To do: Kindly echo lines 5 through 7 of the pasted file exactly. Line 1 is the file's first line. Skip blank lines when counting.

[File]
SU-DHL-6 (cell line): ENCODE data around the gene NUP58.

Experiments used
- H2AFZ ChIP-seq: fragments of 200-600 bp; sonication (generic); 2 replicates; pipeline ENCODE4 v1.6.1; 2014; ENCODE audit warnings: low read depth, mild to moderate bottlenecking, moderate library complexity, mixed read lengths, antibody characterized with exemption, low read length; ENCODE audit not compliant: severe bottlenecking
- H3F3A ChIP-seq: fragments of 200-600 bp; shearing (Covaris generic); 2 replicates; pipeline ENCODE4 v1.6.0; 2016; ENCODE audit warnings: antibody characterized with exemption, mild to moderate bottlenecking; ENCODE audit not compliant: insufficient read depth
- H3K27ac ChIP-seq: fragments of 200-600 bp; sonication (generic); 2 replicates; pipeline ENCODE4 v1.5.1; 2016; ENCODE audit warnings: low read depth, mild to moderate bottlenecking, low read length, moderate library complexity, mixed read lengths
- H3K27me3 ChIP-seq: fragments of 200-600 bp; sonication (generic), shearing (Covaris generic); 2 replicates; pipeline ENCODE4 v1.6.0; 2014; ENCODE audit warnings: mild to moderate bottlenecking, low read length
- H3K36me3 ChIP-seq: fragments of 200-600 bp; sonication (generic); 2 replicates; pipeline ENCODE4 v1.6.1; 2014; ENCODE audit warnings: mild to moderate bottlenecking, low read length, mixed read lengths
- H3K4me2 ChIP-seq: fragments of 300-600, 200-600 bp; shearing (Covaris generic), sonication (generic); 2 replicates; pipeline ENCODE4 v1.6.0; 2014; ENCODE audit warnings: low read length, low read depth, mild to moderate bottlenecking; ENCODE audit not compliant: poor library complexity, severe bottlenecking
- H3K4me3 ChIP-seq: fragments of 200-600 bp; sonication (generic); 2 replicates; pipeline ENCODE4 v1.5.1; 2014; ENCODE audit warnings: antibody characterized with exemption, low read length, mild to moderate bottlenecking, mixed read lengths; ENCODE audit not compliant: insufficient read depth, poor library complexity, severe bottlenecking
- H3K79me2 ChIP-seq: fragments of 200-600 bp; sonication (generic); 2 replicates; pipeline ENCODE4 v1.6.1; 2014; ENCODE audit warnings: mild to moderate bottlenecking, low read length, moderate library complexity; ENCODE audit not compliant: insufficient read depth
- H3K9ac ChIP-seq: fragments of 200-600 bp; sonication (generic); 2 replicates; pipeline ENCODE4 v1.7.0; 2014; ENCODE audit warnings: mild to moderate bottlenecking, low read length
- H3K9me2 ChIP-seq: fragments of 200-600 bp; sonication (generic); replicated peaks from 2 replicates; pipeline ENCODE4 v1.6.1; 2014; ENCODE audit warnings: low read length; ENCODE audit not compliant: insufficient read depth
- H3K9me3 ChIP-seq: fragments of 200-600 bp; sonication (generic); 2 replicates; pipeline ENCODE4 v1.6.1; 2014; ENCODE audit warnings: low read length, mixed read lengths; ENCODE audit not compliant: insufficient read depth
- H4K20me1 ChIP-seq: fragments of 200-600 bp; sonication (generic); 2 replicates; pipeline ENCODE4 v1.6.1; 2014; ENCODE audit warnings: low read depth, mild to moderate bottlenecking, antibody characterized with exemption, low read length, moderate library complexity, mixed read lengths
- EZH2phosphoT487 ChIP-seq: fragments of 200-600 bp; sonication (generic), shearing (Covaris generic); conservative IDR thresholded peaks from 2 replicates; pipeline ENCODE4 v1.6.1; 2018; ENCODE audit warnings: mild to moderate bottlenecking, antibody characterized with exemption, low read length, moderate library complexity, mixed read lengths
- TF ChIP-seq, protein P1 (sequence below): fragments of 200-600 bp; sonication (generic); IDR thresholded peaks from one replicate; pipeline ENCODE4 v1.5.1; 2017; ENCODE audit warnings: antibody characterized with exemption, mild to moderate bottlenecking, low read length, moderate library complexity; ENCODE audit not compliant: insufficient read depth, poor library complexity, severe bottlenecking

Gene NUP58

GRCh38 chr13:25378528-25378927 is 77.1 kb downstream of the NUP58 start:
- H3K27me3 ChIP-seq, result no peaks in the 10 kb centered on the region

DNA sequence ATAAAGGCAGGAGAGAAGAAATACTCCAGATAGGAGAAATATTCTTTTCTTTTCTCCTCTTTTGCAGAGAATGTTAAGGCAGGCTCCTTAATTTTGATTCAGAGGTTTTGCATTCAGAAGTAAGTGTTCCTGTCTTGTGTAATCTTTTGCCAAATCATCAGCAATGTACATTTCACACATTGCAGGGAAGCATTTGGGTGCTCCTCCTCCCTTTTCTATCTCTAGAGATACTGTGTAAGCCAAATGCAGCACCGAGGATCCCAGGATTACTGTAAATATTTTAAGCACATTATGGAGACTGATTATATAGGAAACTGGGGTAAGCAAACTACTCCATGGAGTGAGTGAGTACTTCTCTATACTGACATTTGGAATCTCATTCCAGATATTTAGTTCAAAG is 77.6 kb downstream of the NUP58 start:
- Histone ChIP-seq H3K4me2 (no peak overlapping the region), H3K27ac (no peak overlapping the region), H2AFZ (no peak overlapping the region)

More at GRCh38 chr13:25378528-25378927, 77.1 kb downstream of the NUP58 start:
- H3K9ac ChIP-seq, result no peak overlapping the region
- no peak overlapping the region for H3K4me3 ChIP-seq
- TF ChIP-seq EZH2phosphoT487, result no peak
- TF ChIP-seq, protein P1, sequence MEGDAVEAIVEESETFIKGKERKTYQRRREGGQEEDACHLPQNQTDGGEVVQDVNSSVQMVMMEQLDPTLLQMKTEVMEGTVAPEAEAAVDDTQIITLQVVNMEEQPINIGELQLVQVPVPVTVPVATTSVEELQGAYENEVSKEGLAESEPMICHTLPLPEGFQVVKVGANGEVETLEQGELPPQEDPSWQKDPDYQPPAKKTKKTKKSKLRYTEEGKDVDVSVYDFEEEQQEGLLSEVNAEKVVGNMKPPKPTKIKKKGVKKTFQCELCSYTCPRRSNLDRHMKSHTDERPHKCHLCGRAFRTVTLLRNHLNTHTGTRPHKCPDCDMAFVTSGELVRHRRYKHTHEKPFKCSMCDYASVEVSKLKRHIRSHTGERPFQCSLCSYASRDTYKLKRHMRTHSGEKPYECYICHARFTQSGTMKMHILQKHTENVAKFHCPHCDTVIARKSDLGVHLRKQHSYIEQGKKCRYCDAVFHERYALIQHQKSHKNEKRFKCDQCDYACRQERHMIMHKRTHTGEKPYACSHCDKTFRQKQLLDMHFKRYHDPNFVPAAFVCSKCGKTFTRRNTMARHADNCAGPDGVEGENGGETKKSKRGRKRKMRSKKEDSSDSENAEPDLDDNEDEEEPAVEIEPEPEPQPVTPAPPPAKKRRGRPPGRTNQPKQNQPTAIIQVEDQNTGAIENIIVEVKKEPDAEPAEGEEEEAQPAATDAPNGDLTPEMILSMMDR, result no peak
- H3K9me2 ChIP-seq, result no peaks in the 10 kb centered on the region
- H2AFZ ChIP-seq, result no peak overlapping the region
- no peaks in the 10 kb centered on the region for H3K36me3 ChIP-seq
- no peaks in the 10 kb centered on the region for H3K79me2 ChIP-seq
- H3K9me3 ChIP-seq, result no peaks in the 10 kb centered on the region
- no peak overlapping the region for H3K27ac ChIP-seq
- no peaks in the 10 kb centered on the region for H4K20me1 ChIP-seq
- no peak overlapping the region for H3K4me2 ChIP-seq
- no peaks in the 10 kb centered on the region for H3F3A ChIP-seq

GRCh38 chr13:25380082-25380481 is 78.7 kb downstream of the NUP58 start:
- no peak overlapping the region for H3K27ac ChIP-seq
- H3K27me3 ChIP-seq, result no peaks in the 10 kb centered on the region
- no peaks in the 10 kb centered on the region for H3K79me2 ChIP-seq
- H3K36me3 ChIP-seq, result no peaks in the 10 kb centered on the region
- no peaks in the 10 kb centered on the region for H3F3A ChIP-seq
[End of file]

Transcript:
- H3K27ac ChIP-seq: fragments of 200-600 bp; sonication (generic); 2 replicates; pipeline ENCODE4 v1.5.1; 2016; ENCODE audit warnings: low read depth, mild to moderate bottlenecking, low read length, moderate library complexity, mixed read lengths
- H3K27me3 ChIP-seq: fragments of 200-600 bp; sonication (generic), shearing (Covaris generic); 2 replicates; pipeline ENCODE4 v1.6.0; 2014; ENCODE audit warnings: mild to moderate bottlenecking, low read length
- H3K36me3 ChIP-seq: fragments of 200-600 bp; sonication (generic); 2 replicates; pipeline ENCODE4 v1.6.1; 2014; ENCODE audit warnings: mild to moderate bottlenecking, low read length, mixed read lengths